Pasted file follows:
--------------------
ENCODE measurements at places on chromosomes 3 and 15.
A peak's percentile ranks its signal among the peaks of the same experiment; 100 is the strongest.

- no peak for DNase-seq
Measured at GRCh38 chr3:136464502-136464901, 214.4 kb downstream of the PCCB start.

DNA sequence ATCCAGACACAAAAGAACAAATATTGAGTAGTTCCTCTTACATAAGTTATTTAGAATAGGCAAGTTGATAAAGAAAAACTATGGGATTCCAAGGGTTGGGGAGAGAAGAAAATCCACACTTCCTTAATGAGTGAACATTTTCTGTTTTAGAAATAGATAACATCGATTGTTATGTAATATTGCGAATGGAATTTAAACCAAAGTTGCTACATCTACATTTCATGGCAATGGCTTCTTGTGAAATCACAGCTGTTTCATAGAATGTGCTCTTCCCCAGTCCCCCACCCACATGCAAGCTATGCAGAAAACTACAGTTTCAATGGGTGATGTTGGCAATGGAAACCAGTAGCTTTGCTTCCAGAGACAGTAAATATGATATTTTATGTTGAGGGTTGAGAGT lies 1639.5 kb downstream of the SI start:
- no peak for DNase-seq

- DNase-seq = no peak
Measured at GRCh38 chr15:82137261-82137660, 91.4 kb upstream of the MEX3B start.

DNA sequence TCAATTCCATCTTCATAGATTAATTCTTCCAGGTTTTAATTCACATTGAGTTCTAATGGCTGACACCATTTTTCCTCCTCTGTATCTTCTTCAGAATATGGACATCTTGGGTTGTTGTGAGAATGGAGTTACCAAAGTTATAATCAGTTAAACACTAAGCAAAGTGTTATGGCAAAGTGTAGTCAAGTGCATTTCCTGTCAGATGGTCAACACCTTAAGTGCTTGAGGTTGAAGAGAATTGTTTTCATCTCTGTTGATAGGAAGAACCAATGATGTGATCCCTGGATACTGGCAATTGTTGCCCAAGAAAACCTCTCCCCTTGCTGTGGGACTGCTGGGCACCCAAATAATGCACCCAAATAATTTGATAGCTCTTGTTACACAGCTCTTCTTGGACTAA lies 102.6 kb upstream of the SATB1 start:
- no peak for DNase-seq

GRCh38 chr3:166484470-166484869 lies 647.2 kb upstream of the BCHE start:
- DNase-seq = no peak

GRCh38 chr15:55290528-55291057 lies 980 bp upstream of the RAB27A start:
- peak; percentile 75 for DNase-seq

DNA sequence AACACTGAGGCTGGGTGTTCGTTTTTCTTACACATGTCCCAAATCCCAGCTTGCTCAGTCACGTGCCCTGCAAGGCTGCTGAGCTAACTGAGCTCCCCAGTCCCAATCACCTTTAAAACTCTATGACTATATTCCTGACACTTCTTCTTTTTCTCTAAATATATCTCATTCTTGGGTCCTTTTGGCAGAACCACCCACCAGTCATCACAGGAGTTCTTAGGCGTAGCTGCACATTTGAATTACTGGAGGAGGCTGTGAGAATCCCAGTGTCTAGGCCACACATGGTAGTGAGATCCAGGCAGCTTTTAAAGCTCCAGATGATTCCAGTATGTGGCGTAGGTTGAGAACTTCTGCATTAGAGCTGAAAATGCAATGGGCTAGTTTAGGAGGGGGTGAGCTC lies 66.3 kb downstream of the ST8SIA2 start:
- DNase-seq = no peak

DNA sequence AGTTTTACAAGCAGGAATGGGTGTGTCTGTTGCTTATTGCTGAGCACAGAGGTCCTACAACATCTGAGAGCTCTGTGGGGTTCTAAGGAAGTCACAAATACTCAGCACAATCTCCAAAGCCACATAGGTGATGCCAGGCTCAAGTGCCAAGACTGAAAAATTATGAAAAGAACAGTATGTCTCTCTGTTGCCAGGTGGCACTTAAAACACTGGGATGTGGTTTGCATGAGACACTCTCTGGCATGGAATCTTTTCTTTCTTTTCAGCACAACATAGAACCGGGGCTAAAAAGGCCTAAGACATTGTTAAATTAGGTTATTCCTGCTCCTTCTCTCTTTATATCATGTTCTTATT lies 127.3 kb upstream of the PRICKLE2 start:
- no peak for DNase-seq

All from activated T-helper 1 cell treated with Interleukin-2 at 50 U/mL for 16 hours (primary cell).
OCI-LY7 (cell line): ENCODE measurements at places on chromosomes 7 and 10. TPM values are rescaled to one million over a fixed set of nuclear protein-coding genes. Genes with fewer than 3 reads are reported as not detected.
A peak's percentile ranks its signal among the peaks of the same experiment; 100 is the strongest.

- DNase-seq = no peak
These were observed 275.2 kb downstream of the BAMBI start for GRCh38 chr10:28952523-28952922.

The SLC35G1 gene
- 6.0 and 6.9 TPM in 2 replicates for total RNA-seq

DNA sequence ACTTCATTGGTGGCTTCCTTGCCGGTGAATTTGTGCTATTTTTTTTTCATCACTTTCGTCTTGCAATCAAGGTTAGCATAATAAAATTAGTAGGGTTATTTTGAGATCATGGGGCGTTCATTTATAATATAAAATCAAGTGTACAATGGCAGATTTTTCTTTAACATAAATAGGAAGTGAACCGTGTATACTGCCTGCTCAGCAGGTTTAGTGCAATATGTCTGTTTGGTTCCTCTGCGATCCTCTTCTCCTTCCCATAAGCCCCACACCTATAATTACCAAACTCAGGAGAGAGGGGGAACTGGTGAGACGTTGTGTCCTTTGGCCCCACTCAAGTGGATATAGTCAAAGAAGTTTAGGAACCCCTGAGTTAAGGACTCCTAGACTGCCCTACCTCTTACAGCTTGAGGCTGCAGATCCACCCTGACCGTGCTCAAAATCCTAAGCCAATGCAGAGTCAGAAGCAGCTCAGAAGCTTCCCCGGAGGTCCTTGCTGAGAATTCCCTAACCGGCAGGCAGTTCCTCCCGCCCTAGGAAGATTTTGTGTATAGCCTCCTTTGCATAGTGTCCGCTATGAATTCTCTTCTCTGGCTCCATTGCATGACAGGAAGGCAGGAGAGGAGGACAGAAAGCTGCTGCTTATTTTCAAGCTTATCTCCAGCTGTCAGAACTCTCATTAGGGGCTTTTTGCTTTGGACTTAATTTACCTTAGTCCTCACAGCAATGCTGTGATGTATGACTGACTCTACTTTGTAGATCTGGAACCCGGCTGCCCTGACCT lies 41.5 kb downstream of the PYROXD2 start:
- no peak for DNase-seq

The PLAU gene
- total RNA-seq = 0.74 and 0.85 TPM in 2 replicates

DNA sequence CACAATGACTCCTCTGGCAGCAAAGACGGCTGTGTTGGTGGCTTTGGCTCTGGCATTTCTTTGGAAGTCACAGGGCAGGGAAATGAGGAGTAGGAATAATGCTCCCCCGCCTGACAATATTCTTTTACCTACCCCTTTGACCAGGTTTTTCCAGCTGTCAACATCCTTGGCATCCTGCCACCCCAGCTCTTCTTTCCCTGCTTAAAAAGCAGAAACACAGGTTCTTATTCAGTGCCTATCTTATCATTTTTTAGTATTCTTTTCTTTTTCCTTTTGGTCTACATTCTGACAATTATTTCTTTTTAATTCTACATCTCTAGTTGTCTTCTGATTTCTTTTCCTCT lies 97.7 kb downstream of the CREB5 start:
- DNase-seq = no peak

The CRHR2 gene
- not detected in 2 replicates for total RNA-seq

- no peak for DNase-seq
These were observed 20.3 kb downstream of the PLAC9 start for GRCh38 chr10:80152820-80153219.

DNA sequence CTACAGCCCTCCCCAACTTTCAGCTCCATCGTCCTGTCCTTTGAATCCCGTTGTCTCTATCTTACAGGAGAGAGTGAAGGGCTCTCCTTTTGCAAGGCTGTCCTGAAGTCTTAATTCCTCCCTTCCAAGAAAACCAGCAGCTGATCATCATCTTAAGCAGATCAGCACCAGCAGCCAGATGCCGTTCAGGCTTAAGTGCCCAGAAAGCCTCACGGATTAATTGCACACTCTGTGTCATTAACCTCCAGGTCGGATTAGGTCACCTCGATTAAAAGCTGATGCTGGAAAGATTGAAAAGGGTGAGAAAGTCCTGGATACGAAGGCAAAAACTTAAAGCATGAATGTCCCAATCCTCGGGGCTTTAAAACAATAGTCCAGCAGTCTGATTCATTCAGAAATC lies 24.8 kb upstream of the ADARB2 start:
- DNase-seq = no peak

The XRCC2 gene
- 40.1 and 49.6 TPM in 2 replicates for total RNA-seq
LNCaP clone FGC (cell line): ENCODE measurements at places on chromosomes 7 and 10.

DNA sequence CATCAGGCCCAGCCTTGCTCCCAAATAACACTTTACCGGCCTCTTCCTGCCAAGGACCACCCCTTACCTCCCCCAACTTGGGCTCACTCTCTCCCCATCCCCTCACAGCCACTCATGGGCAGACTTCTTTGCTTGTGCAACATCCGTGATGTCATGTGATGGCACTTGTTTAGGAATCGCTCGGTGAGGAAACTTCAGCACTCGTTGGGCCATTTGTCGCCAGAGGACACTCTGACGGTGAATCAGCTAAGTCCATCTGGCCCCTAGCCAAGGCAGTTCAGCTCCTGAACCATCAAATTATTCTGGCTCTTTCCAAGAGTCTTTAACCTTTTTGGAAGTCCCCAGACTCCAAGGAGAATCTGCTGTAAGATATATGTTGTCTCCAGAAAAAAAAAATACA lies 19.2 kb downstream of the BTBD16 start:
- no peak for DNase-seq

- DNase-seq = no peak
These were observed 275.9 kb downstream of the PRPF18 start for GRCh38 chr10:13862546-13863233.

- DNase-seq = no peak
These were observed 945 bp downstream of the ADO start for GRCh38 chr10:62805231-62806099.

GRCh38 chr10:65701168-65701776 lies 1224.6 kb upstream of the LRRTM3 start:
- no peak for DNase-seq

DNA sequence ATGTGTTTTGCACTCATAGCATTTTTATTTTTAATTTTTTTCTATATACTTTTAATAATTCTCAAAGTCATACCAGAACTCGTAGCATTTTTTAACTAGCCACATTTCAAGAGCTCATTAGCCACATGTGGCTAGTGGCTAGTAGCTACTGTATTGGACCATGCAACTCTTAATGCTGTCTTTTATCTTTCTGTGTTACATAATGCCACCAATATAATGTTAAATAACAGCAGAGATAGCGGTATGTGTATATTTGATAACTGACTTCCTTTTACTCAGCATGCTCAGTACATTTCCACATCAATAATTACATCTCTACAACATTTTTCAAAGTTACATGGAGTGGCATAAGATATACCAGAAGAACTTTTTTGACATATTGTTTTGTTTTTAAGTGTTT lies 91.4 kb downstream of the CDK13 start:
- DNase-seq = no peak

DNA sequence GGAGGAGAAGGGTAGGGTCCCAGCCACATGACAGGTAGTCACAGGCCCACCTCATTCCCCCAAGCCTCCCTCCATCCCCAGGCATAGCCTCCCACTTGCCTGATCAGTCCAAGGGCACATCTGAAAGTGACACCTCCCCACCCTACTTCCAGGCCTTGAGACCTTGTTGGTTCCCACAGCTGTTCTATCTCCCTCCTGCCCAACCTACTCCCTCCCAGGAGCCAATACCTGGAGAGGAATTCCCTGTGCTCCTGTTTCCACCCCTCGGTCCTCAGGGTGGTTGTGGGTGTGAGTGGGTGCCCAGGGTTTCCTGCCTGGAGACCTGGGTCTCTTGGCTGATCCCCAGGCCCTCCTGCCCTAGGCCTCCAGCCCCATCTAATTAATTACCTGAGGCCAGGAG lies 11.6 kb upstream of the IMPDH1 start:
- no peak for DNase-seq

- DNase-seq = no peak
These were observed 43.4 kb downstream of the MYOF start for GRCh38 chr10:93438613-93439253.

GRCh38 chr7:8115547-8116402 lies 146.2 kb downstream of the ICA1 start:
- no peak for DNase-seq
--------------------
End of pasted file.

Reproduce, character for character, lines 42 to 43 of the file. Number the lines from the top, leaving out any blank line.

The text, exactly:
- no peak for DNase-seq

- DNase-seq = no peak